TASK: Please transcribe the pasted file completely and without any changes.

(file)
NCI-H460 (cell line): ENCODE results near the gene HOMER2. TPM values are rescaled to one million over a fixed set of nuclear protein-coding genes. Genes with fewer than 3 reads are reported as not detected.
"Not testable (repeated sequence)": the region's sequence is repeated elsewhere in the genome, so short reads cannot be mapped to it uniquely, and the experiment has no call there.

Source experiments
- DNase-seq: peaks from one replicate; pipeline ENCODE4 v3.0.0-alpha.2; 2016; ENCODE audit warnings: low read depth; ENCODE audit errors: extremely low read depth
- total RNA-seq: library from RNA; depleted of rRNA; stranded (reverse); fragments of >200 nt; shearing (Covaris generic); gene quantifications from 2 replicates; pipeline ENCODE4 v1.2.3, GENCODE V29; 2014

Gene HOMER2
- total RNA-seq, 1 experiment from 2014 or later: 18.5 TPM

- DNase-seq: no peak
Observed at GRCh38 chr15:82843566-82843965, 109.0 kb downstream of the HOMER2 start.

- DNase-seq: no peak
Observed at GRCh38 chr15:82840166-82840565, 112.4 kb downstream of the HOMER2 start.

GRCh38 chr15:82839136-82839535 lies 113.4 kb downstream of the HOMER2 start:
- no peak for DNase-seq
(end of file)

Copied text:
NCI-H460 (cell line): ENCODE results near the gene HOMER2. TPM values are rescaled to one million over a fixed set of nuclear protein-coding genes. Genes with fewer than 3 reads are reported as not detected.
"Not testable (repeated sequence)": the region's sequence is repeated elsewhere in the genome, so short reads cannot be mapped to it uniquely, and the experiment has no call there.

Source experiments
- DNase-seq: peaks from one replicate; pipeline ENCODE4 v3.0.0-alpha.2; 2016; ENCODE audit warnings: low read depth; ENCODE audit errors: extremely low read depth
- total RNA-seq: library from RNA; depleted of rRNA; stranded (reverse); fragments of >200 nt; shearing (Covaris generic); gene quantifications from 2 replicates; pipeline ENCODE4 v1.2.3, GENCODE V29; 2014

Gene HOMER2
- total RNA-seq, 1 experiment from 2014 or later: 18.5 TPM

- DNase-seq: no peak
Observed at GRCh38 chr15:82843566-82843965, 109.0 kb downstream of the HOMER2 start.

- DNase-seq: no peak
Observed at GRCh38 chr15:82840166-82840565, 112.4 kb downstream of the HOMER2 start.

GRCh38 chr15:82839136-82839535 lies 113.4 kb downstream of the HOMER2 start:
- no peak for DNase-seq